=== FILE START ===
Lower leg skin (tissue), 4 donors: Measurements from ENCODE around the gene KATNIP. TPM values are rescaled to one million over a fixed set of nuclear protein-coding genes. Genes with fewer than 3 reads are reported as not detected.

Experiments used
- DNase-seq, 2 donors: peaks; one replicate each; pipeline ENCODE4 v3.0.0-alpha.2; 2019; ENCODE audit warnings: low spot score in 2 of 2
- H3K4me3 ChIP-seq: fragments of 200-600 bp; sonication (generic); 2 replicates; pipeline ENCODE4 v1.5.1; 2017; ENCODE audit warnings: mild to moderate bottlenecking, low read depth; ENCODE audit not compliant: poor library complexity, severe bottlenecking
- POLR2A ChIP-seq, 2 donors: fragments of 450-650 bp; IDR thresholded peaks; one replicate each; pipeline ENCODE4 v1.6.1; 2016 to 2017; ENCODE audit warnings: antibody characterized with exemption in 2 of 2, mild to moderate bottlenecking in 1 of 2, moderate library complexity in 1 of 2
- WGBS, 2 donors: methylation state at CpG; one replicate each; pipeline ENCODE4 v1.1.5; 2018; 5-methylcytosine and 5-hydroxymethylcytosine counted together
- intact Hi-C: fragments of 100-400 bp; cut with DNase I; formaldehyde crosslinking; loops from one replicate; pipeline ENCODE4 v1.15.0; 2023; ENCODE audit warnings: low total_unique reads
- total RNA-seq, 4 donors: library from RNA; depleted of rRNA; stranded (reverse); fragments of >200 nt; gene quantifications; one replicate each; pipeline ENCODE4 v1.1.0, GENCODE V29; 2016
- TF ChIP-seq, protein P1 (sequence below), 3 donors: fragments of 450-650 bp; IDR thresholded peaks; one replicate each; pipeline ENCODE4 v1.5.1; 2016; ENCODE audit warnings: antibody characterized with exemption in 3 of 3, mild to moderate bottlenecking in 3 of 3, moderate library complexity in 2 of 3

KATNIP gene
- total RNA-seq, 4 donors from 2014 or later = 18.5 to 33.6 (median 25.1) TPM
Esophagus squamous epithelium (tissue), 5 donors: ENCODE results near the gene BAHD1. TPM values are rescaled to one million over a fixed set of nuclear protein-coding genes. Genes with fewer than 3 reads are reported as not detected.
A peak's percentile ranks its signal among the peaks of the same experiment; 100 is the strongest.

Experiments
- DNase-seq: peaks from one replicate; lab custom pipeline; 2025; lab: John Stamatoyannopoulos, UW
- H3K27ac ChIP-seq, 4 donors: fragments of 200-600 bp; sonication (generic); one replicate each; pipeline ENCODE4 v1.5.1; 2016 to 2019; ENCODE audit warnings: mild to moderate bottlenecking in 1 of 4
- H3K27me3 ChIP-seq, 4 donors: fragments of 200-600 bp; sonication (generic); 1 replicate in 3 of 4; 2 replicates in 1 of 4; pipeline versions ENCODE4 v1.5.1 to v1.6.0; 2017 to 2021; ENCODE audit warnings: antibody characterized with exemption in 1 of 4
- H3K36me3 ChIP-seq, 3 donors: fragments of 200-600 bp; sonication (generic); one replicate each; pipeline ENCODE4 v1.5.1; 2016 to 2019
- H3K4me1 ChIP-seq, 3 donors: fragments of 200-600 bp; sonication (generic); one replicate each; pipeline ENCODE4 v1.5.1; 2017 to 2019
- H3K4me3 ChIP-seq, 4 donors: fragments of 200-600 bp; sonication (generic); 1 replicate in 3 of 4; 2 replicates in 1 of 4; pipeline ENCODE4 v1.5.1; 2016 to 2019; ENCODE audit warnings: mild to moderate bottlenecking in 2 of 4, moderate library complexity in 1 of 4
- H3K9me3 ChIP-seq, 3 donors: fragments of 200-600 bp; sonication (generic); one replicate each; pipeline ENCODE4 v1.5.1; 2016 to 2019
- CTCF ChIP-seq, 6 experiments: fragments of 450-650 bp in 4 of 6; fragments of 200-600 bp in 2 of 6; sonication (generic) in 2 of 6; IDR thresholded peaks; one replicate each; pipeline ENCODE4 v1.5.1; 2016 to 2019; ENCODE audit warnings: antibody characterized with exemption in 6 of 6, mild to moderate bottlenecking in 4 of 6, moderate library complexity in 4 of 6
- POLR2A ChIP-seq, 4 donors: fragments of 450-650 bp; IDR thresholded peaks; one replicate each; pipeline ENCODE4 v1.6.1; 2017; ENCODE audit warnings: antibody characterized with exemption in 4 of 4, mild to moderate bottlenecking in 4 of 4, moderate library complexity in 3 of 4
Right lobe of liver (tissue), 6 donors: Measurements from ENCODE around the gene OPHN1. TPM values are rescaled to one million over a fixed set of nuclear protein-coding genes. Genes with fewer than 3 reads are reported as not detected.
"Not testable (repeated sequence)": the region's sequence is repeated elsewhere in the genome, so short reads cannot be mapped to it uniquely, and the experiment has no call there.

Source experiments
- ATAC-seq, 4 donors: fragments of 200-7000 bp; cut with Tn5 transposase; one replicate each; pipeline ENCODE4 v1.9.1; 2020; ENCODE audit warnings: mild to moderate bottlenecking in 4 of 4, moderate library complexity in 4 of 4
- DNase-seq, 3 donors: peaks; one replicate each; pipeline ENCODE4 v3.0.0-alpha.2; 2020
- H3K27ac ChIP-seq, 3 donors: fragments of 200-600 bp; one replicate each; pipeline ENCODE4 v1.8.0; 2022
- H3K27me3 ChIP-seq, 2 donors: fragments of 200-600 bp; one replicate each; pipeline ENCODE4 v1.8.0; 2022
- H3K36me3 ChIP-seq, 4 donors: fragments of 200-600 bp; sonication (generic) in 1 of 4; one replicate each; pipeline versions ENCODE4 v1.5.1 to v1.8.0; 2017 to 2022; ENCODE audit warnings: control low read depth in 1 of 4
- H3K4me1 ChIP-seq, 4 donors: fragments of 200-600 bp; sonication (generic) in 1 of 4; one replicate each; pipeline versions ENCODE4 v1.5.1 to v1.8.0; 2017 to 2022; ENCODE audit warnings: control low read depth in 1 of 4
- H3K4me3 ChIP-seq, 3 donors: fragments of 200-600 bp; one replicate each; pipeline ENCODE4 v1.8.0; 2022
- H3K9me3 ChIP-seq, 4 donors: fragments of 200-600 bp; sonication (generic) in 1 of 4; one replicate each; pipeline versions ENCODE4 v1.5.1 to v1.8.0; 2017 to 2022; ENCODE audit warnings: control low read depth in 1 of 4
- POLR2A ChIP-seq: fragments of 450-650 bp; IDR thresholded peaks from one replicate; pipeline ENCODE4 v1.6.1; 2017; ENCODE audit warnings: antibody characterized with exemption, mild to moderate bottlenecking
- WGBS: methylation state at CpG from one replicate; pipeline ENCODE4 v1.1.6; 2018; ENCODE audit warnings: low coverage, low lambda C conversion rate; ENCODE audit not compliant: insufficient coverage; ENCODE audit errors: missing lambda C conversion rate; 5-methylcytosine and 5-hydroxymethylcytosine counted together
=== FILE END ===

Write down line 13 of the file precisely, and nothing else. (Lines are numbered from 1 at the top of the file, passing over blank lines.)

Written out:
A peak's percentile ranks its signal among the peaks of the same experiment; 100 is the strongest.